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"Alentar" and "animar" can both be used to mean "encourage." Are there situations when one is more appropriate over the other?

EDIT
I've seen this question, but it does not explain satisfactorily the distinction between these two words. The accepted answer there gives definitions (which don't help much) and one comment about usage that is, IMO, a bit vague. The two answers received here to date have given additional insight that is useful for clearly understanding the differences. With little more discussion, we non-native Spanish speakers can gain a clearer understanding of usage.

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possible duplicate of Words for "to encourage": alentar, animar, fomentar –  jrdioko Aug 9 '13 at 5:53
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@jrdioko "I use alentar when trying to encourage someone who is dealing with a depression of some kind." This is the only comment on difference in usage from the other question, and from only one person. I'd like more perspectives and more specific cases where one is preferable over the (if there are any). –  neizan Aug 9 '13 at 6:20
    
In my opinion, this question is a subpart of the the precedent one. An argument of the type "the answers were not satisfactory" is invalid. You could either offer a bounty for the other one or be more specific on what you are looking for. Otherwise I will vote to close. –  Theta30 Aug 19 '13 at 18:03
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2 Answers 2

I'd say the main difference, aside from the fact that "animar" has a broader meaning than "alentar", is the register. You wouldn't say "alentar" in a casual register or without a poetic meaning.

I also use a lot "animar" in a sense similar to "cheer up." For example, when someone is feeling down or depressed, you say "¡Venga, anímate!" which you can translate as "C'mon, cheer up!". As an example where "Alentar" could fit: in a report about people cheering for a football team, the reporter might say "Una multitud de personas alentaron a la selección española de fútbol en su debút." which can be translated as "A crowd of people cheered the spanish football team in its debut." In this context "alentar" may be translated as the Spanish idiom "dar aliento" which literally means "to give breath".

EDIT:

Yesterday while reading a medical report I realized that probably, the most common use of "alentar" is the adjetive "alentador": to express that the results of a forecast or a survey are encouraging, it's not unusual to hear the word on a politician speech or from a doctor. In fact, there isn't an equivalent to "alentador" with the verb "animar" (You might hear "Los resultados de su analítica son alentadores" but you definitely won't hear that the results were "animadores")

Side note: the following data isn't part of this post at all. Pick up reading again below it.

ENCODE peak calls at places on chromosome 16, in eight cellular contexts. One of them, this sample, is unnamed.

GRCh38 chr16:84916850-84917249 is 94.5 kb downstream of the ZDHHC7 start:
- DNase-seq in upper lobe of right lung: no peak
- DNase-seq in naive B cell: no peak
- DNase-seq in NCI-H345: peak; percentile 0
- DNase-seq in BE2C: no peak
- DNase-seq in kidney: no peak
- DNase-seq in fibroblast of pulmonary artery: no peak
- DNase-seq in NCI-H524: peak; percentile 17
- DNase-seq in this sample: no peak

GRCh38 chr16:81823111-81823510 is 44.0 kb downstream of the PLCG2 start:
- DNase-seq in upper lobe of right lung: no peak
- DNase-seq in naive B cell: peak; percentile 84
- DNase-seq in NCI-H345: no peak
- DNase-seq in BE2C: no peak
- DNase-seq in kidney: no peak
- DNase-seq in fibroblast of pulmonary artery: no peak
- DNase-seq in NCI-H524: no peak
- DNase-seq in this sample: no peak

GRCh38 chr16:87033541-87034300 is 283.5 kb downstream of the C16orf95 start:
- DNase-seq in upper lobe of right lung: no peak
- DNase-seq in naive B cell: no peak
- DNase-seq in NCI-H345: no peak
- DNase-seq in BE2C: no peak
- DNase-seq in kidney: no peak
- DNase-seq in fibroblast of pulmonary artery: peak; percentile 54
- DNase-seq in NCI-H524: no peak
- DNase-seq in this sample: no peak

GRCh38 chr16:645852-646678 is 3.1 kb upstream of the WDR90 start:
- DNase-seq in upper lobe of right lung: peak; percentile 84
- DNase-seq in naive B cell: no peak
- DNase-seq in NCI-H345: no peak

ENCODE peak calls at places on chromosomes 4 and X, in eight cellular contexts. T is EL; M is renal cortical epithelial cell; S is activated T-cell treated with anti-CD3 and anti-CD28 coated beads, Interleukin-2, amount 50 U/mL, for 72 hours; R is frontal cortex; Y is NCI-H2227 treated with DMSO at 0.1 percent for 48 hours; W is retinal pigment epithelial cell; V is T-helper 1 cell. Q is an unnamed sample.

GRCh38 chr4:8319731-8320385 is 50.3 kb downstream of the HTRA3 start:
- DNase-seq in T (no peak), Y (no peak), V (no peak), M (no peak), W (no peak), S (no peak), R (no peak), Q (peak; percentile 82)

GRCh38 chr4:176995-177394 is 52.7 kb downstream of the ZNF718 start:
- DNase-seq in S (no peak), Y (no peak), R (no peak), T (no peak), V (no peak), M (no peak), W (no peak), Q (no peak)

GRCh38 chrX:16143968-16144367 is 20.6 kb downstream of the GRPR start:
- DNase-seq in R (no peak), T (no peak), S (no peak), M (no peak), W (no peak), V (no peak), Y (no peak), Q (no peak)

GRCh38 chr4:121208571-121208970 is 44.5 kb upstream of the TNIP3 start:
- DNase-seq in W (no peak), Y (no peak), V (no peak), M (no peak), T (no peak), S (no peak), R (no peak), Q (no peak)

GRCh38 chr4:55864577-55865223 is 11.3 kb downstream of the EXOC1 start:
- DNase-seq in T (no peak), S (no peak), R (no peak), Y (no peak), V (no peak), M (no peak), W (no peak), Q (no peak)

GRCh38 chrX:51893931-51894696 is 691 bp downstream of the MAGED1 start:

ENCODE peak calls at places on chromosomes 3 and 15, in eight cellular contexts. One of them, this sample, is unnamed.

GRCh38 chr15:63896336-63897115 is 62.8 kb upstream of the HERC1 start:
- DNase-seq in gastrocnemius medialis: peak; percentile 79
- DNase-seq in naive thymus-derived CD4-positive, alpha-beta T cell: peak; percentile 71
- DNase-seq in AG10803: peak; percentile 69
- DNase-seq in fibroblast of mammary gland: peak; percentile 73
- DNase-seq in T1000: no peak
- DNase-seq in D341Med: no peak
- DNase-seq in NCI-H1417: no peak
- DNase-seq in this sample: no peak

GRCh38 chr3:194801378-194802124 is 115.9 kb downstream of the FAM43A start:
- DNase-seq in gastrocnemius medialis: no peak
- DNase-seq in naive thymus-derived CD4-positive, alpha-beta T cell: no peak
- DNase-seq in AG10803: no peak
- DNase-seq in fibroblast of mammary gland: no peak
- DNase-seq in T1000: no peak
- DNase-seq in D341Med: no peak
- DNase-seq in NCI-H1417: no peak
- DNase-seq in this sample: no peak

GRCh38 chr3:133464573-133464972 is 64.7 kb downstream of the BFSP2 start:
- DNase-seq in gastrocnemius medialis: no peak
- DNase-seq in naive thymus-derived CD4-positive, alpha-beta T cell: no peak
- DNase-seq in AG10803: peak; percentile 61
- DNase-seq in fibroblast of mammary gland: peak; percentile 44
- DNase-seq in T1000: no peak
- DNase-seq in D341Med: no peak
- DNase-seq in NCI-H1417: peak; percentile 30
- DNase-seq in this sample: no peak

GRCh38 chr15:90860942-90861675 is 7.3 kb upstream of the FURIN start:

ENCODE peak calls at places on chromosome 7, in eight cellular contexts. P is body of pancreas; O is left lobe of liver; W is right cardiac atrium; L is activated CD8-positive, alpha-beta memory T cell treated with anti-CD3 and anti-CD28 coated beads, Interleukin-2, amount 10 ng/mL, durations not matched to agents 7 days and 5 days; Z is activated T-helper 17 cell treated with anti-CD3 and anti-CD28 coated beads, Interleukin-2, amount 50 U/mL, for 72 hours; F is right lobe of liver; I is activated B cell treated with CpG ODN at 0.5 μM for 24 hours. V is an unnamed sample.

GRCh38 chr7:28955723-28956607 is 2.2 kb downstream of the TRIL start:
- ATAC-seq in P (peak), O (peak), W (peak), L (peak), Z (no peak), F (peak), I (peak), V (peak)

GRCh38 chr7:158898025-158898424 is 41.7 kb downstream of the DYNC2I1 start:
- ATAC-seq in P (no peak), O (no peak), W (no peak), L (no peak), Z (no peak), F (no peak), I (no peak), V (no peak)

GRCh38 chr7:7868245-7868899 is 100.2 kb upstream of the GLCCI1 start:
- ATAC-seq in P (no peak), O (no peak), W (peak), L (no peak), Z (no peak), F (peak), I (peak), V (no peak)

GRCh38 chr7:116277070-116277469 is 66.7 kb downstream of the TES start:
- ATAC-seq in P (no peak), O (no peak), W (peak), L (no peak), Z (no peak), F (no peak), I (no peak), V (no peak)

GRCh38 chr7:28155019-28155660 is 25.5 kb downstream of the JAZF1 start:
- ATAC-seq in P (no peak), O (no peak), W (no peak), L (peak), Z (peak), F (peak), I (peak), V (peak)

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I've made some edits, but overall I'd call this a very good answer. –  Michael Wolf Aug 9 '13 at 19:24
    
Interesting answer. The example you give with people cheering, though, is one where I thought "animar" would be more appropriate, hence the word "animador" ("cheerleader")...or maybe you're suggesting that this would be one of those poetic uses. –  neizan Aug 10 '13 at 7:28
    
In the example I tried to emphasize the non-casual register by refering at the reporter, mainly, because almost every english teacher that I've ever had treated the press as a linguistic institution :P –  Samué Aug 10 '13 at 17:22
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"Alentar" has more meaning when you are encouraging someone: Me gusta alentar a mis estudiantes a ser mejores.

"Animar" is when you are trying to improve the mood in a situation or make someone feel better: ¡Hay que animar la fiesta un poco, tío!

While both terms have a similar meaning, they're not interchangeable in some contexts.

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Good point about mood. I do often hear "animar" used as "cheer up" would be used in English. That sounds like a good distinction. Would it also make sense to say "animar" has more in-the-moment implications, whereas "alentar" would maybe have more long-term implications (like in finding a job)? –  neizan Aug 15 '13 at 7:26
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